The Alamo Drafthouse is a small group of movie theaters in Texas. While most theaters are complaining about the growing decrease in attendance, founder and CEO Tim League has taken a different approach.
He provides an experience people happily pay money for.
They have bad movie nights, girls night out nights, guys night out nights. They serve great food. And perhaps most important of all, they have a strict “no talking, no texting” policy at the Alamo Drafthouse.
When Policies Fail #
When their existing policy failed to curb in-movie talking just once, Tim openly blogged about it and created an even more thorough set of guidelines for his staff to ensure it won’t happen again.
Last Friday during a screening of RUBBER at the Ritz, there was a group of patrons in the theater who were talking and being disruptive during the film. Three conscientious patrons raised flags to complain about the talkers, yet the talkers were not thrown out and the problem persisted throughout the film.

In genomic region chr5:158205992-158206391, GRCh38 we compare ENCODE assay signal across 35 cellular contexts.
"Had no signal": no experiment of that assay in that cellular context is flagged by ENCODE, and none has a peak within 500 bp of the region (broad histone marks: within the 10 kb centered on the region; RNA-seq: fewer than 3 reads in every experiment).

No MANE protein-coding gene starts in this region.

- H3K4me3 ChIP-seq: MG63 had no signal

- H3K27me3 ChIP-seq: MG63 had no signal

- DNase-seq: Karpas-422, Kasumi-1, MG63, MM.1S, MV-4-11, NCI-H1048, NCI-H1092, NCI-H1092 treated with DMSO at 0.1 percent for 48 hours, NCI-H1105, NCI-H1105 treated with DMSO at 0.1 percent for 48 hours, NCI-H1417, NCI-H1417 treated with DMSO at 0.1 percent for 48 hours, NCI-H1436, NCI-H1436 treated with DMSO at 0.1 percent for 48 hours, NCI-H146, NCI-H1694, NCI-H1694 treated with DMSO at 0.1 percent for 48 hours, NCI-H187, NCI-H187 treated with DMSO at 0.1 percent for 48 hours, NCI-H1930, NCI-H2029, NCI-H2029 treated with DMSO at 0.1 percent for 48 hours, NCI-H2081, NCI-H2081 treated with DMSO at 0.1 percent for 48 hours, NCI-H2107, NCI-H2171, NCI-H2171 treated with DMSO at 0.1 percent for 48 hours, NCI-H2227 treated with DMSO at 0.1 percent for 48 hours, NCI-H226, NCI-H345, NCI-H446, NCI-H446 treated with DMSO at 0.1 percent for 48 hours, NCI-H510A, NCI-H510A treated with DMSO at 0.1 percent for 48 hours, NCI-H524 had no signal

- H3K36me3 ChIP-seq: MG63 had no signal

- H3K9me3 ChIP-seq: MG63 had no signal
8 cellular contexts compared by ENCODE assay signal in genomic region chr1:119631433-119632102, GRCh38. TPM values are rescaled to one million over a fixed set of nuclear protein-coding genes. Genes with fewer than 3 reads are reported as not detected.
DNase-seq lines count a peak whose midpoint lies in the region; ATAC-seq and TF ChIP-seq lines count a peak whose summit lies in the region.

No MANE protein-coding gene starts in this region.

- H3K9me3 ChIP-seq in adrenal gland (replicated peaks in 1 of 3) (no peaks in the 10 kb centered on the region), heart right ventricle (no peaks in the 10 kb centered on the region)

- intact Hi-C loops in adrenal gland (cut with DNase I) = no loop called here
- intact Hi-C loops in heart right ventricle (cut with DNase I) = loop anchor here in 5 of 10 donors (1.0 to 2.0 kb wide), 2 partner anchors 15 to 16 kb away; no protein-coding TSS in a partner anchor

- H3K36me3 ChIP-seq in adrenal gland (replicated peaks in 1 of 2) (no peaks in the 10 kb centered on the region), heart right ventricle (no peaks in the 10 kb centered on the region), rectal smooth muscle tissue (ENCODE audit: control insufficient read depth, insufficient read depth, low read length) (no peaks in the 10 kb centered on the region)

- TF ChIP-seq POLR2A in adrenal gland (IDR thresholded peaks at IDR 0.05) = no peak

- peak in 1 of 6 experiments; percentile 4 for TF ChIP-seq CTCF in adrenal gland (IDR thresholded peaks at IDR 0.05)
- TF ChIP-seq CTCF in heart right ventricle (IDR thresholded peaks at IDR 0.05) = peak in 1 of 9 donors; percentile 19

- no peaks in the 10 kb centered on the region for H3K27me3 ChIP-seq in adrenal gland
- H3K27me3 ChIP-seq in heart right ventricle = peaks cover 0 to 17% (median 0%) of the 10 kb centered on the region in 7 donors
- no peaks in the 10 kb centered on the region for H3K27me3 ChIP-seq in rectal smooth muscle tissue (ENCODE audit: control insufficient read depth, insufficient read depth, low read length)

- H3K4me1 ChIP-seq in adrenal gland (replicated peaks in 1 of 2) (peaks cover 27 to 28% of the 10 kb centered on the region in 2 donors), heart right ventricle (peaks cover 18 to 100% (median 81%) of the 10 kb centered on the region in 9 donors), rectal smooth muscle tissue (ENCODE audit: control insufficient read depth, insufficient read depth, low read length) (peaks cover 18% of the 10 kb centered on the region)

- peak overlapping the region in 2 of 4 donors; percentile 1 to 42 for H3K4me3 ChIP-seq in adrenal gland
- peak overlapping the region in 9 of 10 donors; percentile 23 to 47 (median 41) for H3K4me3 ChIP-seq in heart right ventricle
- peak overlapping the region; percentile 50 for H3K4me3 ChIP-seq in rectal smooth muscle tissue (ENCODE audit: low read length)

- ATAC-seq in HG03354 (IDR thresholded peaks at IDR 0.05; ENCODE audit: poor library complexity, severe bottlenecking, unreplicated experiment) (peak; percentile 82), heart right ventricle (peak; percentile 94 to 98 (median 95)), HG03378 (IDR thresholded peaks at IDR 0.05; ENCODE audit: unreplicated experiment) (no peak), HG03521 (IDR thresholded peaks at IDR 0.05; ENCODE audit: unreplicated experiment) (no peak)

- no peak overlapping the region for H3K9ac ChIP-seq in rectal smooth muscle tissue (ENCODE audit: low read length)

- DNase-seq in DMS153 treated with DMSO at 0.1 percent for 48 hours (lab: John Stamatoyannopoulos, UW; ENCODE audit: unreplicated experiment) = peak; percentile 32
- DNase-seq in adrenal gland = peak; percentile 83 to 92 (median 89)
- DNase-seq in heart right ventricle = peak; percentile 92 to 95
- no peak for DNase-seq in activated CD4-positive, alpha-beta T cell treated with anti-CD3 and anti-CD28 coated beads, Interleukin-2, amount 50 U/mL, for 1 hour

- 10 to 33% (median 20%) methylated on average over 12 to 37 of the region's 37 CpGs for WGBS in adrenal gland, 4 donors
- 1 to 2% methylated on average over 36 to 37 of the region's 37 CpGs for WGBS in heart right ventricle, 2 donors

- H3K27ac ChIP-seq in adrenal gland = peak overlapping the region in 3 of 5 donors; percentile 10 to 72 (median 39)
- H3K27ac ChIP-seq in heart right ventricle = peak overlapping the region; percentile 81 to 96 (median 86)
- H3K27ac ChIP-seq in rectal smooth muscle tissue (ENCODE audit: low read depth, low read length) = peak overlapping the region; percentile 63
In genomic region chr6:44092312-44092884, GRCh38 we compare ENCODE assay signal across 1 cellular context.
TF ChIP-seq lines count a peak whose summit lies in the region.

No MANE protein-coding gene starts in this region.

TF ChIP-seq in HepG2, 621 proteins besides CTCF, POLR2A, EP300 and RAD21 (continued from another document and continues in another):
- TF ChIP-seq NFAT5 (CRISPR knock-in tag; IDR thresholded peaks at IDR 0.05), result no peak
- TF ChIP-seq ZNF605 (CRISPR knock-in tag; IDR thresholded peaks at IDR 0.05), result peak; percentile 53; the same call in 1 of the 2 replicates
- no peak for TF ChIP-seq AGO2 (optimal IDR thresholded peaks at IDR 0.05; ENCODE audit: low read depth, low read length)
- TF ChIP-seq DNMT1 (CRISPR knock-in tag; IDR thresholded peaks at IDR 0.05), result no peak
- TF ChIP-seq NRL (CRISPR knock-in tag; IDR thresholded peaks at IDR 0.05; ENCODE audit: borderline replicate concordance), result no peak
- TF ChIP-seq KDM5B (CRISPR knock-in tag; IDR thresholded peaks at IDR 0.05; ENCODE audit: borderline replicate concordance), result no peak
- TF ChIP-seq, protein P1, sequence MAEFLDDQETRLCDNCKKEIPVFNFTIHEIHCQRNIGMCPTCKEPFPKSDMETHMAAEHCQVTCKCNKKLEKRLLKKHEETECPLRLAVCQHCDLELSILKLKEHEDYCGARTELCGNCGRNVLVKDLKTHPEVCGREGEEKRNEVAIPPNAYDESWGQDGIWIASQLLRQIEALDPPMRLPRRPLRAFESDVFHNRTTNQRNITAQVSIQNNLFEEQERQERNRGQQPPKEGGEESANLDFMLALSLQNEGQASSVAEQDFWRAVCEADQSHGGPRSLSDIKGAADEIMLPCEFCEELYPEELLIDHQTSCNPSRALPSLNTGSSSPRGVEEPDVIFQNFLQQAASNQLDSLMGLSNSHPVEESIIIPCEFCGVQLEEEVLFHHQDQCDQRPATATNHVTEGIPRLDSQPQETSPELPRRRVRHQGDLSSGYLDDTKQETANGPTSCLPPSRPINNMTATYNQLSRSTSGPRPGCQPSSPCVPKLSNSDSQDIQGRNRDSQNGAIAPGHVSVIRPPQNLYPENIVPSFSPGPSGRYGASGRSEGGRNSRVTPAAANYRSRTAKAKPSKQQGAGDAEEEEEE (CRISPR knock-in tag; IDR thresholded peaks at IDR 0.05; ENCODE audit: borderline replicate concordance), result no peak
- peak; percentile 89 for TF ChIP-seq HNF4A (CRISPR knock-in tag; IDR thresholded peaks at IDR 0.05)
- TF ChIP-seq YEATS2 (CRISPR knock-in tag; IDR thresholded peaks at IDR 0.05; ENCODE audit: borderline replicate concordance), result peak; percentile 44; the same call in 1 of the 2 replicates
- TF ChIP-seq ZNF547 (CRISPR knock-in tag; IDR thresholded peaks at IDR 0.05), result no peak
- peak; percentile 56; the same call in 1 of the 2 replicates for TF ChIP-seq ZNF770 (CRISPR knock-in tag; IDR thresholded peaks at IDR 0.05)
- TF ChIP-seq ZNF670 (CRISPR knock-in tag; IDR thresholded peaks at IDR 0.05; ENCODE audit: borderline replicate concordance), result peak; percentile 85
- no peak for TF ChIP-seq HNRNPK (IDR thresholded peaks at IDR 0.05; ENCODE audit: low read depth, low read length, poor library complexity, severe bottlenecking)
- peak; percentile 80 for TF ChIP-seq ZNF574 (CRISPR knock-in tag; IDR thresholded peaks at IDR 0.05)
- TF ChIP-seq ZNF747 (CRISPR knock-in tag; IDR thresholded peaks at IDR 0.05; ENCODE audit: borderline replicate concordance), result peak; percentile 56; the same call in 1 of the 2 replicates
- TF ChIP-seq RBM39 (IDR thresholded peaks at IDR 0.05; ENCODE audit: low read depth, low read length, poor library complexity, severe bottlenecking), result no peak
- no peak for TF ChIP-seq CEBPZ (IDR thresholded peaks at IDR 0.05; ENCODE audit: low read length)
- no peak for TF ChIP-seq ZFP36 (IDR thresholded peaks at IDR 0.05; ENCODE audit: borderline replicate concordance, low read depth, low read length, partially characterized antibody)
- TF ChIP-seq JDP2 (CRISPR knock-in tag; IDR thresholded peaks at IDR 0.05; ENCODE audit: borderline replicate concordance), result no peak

First off, let me say to anyone whose moviegoing experience was disrupted, I am truly sorry. I cannot abide people talking during the movie and personally developed our system that is supposed to stop this from happening. Last Friday, this system failed. I am now taking this time to reflect on our policy and make some improvements to see if we can do a better job.
How often do you see CEOs talking to their customers like that? Almost never. This is blogging done right.
She texted. We kicked her out. #
To prove his commitment to the new policy, Tim recently posted this voicemail from an angry customer who was kicked out for texting during a movie. (Warning: Some NSFW language. Here’s a censored version.)
There are a lot of business lessons you could learn from the Alamo Drafthouse, but I think Andy Sernovitz sums it up best…
Your job isn’t to make everyone happy. It’s to make your best customer fall in love.
What do you think?
Image by Craige Moore